Turkey isn’t the reason you’re sleepy — really


Do you believe in holiday food coma?

A lot of people do that. A mainstay on the table this time of year, turkey contains tryptophan, which andIt is thought to be responsible for the uncontrollable yawning and sudden naps common after large family feasts.

“Tryptophan is an essential amino acid needed to produce serotonin, a hormone that has many functions in our body, including balancing mood and sleep,” said sleep specialist Raj Dasgupta, MD, associate professor of clinical medicine at the University of Southern California, Keck. Medical School.

“A byproduct of the tryptophan-serotonin process is melatonin, another hormone that regulates our sleep cycle,” he said. “Our bodies don’t naturally produce tryptophan, so we have to get it through the food we eat.”

However, many foods besides turkey contain tryptophan, including cheese, chicken, egg whites, fish, milk, peanuts, pumpkin seeds, sesame, soybeans, and sunflower seeds, according to the National Library of Medicine.

Serotonin is one of the “feel good” hormones that can calm and relax the body. However, we don’t consume nearly enough turkey during a holiday meal — even if we go back for seconds — to create the amount of serotonin needed to put us to sleep, said Stephen Mullin, an associate professor in the department of kinesiology and health at Rutgers University in New Jersey.

Don't blame turkey for your post-meal sleepiness, experts say.

To get the amount of tryptophan needed to induce a food coma, he said, we’d have to eat about 8 pounds of turkey meat — about half of a typical bird meant to serve a crowd. The U.S. Department of Agriculture recommends planning for one pound of turkey per person when preparing a holiday meal.

“Tryptophan from turkey is unlikely to get into the brain and create enough serotonin to put us to sleep,” Malin said.

So you can’t just blame the eater on your desk for your sudden sleepiness, said sleep specialist Kristen Knutson, an associate professor of neurology and preventive medicine at Northwestern University’s Feinberg School of Medicine.

“Turkey doesn’t really make us sleepy,” Knutson said. “If we feel sleepy after a big meal, it’s probably because we didn’t get enough sleep in the days leading up to the big event and are finally able to relax after the dinner is over.”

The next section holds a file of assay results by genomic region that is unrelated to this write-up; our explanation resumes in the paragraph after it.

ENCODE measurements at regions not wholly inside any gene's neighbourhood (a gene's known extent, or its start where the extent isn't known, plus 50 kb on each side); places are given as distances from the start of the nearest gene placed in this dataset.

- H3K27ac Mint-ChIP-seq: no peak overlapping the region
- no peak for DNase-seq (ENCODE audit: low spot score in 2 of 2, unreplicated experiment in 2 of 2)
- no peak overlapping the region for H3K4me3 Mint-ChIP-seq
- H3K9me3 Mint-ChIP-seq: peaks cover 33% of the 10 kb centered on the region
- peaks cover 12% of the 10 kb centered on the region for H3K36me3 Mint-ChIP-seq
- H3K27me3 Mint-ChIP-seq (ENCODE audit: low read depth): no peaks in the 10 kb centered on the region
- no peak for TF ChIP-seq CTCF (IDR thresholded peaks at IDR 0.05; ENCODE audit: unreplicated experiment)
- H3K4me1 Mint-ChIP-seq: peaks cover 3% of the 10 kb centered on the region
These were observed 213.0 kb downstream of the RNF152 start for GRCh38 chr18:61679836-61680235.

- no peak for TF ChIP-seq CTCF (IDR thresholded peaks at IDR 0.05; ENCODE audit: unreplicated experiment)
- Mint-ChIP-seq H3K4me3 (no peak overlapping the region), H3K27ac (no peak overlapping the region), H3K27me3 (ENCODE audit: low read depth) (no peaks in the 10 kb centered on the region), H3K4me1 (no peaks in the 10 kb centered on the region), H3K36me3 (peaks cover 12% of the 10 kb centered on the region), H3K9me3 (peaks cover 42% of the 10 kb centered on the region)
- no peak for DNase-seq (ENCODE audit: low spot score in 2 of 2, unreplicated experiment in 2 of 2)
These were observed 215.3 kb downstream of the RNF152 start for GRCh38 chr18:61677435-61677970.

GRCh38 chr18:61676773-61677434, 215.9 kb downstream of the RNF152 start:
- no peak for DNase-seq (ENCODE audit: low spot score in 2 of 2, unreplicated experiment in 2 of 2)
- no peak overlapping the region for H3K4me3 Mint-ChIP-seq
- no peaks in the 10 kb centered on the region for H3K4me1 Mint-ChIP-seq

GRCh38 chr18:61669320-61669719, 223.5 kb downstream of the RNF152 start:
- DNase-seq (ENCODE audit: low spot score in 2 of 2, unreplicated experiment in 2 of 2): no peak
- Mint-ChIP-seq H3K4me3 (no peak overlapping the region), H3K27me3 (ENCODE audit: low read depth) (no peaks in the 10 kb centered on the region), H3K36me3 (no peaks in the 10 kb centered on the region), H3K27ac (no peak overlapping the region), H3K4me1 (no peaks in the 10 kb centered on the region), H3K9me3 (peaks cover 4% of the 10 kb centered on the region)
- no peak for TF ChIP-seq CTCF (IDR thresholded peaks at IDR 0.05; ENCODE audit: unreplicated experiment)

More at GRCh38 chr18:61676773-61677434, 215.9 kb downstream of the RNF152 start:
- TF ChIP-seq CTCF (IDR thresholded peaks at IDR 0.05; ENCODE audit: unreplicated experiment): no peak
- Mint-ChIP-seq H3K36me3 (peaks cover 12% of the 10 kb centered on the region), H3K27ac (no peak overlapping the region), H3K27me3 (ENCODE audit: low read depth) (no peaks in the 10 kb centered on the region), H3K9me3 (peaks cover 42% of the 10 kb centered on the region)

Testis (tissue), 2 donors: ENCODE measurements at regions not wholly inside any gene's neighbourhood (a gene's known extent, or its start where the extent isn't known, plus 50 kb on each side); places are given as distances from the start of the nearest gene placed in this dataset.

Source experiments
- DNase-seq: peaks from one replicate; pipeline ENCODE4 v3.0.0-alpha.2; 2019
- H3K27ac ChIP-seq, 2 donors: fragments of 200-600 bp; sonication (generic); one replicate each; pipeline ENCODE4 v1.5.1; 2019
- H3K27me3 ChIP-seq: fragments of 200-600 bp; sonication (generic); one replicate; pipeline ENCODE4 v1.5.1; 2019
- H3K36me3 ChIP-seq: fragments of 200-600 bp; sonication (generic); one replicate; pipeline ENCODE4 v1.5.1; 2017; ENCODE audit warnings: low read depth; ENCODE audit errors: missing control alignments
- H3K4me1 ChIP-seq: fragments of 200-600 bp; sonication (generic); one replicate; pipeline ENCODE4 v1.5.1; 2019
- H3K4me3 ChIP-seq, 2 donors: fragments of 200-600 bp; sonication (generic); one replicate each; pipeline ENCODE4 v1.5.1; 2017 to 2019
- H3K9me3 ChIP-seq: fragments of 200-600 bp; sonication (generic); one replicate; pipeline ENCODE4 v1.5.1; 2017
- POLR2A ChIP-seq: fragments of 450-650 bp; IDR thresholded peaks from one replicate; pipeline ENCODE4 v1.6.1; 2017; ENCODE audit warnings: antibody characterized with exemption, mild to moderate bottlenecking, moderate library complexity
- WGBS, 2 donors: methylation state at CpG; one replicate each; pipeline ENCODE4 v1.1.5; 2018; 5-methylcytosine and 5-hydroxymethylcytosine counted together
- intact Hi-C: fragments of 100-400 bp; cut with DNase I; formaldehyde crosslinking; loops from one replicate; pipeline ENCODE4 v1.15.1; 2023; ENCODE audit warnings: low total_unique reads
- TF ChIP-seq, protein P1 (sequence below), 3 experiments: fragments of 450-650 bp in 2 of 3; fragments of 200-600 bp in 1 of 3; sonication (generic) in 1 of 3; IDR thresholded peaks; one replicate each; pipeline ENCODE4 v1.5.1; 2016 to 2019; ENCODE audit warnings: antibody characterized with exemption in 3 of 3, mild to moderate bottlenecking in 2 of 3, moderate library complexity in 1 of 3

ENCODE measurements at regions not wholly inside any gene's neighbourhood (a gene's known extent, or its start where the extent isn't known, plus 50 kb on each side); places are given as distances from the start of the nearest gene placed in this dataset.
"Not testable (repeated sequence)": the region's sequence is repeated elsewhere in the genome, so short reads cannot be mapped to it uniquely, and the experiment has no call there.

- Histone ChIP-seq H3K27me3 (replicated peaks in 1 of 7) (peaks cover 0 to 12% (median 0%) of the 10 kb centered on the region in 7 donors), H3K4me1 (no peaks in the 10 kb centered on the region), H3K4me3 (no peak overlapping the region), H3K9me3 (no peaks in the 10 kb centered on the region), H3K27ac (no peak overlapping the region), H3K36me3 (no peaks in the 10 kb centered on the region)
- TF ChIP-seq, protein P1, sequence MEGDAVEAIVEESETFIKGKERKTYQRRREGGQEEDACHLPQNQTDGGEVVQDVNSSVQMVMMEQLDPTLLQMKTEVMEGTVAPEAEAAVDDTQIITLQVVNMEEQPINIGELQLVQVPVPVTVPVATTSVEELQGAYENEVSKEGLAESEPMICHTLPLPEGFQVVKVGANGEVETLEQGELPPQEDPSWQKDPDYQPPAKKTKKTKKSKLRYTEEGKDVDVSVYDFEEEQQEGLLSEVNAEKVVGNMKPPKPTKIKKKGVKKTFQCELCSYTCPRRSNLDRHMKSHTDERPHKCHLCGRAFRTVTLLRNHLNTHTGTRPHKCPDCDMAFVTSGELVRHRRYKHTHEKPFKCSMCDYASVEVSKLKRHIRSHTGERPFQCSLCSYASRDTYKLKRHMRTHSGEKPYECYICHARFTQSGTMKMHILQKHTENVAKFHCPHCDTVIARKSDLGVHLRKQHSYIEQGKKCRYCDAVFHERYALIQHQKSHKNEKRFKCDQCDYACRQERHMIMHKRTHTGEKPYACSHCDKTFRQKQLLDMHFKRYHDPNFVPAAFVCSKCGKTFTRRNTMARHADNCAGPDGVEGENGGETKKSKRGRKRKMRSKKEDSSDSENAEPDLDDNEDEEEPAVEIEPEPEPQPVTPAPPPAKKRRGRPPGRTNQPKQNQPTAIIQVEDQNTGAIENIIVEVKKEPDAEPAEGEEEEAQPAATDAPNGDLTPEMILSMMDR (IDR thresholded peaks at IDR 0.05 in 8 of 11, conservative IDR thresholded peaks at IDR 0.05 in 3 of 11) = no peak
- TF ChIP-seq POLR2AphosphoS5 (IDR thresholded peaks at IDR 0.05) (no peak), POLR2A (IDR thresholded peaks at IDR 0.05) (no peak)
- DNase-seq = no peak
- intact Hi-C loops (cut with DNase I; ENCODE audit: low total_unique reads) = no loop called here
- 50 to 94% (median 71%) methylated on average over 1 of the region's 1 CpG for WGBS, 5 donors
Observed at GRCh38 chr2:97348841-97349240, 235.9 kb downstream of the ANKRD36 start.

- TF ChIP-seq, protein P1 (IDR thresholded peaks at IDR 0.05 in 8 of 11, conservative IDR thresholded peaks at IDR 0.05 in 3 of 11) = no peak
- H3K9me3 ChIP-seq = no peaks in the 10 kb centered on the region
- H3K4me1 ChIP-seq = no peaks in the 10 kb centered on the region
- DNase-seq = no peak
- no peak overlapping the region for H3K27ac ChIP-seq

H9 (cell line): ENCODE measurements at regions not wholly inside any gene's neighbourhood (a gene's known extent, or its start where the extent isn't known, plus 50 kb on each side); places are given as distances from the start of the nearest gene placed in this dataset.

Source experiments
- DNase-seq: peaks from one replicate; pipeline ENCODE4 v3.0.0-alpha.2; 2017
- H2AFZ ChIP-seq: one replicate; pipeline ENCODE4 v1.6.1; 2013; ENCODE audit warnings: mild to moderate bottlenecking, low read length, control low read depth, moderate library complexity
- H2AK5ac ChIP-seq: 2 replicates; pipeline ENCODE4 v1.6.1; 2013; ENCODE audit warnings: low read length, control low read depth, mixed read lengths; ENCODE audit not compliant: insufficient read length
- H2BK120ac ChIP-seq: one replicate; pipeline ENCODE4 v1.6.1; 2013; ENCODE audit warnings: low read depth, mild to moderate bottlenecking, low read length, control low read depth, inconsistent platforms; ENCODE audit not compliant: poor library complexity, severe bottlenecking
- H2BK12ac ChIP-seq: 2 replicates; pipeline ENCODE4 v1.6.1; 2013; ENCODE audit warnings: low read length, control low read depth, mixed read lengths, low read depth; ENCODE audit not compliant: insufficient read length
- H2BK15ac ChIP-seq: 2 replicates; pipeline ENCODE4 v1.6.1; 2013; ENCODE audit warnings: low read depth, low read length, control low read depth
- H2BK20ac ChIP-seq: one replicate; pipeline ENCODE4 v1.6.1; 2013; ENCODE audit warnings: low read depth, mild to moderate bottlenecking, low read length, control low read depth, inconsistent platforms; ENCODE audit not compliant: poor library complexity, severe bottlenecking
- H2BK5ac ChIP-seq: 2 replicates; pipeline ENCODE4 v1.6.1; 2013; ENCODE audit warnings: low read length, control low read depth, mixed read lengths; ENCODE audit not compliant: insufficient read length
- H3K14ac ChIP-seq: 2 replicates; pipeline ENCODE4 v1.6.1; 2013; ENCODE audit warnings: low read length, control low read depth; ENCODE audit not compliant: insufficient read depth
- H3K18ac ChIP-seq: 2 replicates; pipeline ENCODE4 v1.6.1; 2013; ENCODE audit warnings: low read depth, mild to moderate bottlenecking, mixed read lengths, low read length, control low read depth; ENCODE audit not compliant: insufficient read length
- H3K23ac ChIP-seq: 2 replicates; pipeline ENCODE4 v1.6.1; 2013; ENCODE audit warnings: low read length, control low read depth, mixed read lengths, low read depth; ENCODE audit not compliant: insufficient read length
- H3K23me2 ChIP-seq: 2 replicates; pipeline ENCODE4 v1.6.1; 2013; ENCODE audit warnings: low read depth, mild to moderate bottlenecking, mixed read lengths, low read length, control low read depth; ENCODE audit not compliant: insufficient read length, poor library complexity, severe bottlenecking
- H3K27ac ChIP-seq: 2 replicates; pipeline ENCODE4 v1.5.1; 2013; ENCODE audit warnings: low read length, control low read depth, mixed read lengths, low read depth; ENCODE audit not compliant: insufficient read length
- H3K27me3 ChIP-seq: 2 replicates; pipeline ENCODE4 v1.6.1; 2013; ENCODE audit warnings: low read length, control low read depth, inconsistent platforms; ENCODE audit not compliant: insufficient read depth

Overeating in general is also a major culprit in post-meal fatigue, Dasgupta said.

“Remember all the delicious side dishes that surround the turkey centerpiece, such as sweet potato pie, casseroles and delicious desserts,” he said. “These tasty dishes contain a large amount of carbohydrates, which also contribute to sleepiness after a meal.

Another reason you feel sleepy after a meal is a change in blood flow from your head to your digestive system.

“Eating a big holiday dinner causes increased blood flow to the stomach to help digest the meal, which leads to less blood flow to the brain, making you tired and ready for sleep,” Dasgupta said.

And don’t forget the impact of holiday drinking. Many dishes served at this time of year are washed down with wine, cocktails and champagne. Then there’s the ubiquitous beer (or two or three) that often accompany afternoon games.

“Let’s face it, it’s the holidays and maybe there’s stress in the family or travel fatigue, so you might have had more than your usual amount,” Dasgupta said. “Alcohol slows down your brain and relaxes your muscles, so after a few drinks you’re likely to be drowsy.”


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